Could a Smartphone Solve the Notebook Security Problem?
Granted, up until recently the smartphone was seen as an unprotected problem. But with improvements to security and centralized management tools from a variety of players, it no longer needs to be. But could a laptop user really live on a smartphone – and what would be the security advantages?
Recently, I’ve been playing with a unique accessory called the Redfly Mobile Companion. What makes this accessory really interesting is that it's a laptop hardware emulator that works with a Windows Mobile phone. It doesn’t run an OS and doesn’t have any persistent storage. It simply re-displays what is on the phone on a laptop-sized screen, which is coupled with a laptop-like keyboard and touch pad. In effect, it turns your Windows Mobile-based smartphone into a laptop-sized device.
What's fascinating is that when you take the Windows Mobile user interface and blow it up to PC size, you actually get a much more livable experience. And although it is limited, the number of things you can do on a smartphone today exceeds what you could do on early laptops. If you are like me and mostly live on email, you can almost live on the result – the only real problems are the limitations of the browser and the bandwidth, both of which are improving rapidly.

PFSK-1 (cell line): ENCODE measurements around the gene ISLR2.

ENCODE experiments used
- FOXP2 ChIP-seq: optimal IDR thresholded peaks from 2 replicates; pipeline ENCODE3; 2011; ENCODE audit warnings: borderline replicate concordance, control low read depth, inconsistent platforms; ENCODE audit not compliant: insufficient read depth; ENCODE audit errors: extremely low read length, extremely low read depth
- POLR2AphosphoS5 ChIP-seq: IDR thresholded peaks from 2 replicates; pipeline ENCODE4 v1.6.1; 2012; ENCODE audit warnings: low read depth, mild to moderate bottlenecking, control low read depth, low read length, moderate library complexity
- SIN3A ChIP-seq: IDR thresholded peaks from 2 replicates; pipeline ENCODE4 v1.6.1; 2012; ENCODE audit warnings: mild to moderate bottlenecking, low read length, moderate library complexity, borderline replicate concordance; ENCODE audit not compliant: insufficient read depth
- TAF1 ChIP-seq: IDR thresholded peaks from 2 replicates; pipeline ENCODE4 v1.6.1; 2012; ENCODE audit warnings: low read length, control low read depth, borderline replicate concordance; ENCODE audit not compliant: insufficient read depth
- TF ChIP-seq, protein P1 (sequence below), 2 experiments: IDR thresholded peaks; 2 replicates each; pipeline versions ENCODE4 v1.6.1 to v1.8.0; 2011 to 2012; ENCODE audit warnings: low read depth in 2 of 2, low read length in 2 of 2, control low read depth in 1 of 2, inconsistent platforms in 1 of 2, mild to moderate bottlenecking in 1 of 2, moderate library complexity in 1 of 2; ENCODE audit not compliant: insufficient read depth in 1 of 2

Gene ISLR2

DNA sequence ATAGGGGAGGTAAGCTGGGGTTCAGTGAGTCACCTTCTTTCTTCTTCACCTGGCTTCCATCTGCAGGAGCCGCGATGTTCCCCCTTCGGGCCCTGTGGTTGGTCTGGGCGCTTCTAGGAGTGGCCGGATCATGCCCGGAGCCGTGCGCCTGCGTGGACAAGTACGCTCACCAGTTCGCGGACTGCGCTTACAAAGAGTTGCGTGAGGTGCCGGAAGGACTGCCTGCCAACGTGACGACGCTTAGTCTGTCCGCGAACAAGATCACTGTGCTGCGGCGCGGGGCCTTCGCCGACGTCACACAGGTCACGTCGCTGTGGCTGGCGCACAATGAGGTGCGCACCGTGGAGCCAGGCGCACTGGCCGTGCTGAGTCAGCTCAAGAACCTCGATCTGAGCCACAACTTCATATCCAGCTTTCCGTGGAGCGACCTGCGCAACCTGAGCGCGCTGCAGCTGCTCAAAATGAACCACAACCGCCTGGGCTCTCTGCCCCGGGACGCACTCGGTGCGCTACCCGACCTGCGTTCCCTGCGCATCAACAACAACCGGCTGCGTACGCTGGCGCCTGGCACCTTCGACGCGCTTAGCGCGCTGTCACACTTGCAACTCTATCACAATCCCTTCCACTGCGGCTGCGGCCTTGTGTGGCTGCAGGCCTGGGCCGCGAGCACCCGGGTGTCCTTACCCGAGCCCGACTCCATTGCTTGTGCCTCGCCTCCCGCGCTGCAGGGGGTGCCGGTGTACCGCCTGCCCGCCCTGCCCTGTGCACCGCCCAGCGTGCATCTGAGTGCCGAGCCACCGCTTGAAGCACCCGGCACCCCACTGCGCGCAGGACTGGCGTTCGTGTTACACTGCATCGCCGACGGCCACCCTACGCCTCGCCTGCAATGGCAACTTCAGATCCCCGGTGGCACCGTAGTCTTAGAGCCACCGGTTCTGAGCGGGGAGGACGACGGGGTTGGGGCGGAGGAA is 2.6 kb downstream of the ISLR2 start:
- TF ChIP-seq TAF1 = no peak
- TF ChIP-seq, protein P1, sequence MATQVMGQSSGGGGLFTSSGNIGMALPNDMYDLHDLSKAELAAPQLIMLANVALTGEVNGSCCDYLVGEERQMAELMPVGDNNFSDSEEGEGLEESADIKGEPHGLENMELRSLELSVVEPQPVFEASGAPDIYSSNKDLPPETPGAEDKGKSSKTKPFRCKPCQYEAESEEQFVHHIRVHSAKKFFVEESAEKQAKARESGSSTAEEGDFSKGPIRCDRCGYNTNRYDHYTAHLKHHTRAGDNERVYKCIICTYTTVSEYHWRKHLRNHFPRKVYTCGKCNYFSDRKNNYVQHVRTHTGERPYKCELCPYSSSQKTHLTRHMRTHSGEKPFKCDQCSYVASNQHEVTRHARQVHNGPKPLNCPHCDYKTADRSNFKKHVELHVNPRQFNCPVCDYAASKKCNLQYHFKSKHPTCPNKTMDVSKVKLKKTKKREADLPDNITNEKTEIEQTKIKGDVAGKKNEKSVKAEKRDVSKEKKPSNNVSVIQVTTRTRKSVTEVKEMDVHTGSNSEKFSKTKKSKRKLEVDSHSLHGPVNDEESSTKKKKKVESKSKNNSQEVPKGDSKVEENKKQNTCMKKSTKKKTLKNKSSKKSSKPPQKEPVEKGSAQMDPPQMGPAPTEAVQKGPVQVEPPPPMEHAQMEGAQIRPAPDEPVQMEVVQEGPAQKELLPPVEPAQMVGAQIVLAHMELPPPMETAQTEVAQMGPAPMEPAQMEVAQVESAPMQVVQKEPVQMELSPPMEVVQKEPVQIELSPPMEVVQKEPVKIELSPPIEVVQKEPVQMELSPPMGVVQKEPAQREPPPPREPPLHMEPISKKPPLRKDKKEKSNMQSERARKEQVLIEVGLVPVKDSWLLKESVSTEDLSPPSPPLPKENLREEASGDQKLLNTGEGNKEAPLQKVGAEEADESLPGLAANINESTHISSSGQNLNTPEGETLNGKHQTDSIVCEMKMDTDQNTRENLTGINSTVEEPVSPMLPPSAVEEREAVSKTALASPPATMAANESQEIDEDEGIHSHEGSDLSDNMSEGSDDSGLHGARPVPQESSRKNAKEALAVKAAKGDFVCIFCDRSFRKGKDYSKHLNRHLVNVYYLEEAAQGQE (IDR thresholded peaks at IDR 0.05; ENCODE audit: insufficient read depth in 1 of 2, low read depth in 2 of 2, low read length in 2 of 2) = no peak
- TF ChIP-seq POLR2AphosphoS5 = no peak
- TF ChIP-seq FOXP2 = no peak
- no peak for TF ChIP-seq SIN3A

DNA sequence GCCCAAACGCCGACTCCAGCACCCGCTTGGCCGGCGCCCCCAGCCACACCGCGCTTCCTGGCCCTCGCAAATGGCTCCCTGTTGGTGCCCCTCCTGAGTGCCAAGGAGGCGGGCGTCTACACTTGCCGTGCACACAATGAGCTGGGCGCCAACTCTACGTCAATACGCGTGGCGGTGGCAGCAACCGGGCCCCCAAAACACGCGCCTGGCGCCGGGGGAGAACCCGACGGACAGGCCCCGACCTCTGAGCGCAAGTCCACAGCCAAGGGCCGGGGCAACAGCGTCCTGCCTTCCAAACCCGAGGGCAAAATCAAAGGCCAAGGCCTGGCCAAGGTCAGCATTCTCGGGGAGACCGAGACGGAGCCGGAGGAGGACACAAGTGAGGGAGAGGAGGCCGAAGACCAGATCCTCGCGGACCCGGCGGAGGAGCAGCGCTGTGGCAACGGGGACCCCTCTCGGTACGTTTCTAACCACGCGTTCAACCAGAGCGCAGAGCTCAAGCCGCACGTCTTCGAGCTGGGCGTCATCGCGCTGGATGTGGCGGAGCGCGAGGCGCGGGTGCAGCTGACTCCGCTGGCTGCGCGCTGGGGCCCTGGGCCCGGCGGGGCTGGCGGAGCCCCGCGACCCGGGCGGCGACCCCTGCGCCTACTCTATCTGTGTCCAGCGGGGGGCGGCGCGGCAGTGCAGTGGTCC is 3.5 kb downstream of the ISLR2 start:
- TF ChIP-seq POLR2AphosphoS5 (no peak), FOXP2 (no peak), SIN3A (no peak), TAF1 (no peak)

There are performance issues with the current generation of smartphones. But both Apple’s new iPhone and Nvidia’s recently announced Tegra promise to address these shortcomings.
But how could smartphones be more secure than laptops? In a word: capacity – or the lack of it. One of the big problems with laptops is that people keep putting large databases of customer information on them – then find them lost or stolen, resulting in a public relations nightmare. And no matter how well this information is encrypted or protected, if we can’t certify that it has been destroyed, we are still pretty much screwed.
Smartphones, on the other hand, don’t have the capacity to hold that sort of data, so the exposure is vastly lower. And, unlike laptops, which are only occasionally connected to the network, smartphones are virtually always connected when they are turned on. They can more easily, and more assuredly, be wiped if they are lost or stolen.
Granted, this last point requires the use of relatively sophisticated management tools. But these tools are readily available, and they are very similar to tools that were developed for PCs. The combination of low memory and more persistent connectivity potentially makes smartphones much more secure than laptop computers.
There are drawbacks with currently available smartphones. I still think most current models are still too heavily reliant on password-based security. They should use biometrics or some other more secure access method.
In the end, though, I think it is past time we started looking at smartphones differently. We have to secure them and pay for them anyway. As the technology gets better – and it will, with Apple's introduction of the new iPhone later this year – we should see them as new, and possibly more secure, alternatives to laptops.
— Rob Enderle is President and Founder of Enderle Group . Special to Dark Reading